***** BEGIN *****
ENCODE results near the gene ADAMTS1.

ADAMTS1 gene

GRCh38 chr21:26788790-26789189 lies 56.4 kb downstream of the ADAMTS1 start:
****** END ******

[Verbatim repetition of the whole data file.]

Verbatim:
ENCODE results near the gene ADAMTS1.

ADAMTS1 gene

GRCh38 chr21:26788790-26789189 lies 56.4 kb downstream of the ADAMTS1 start: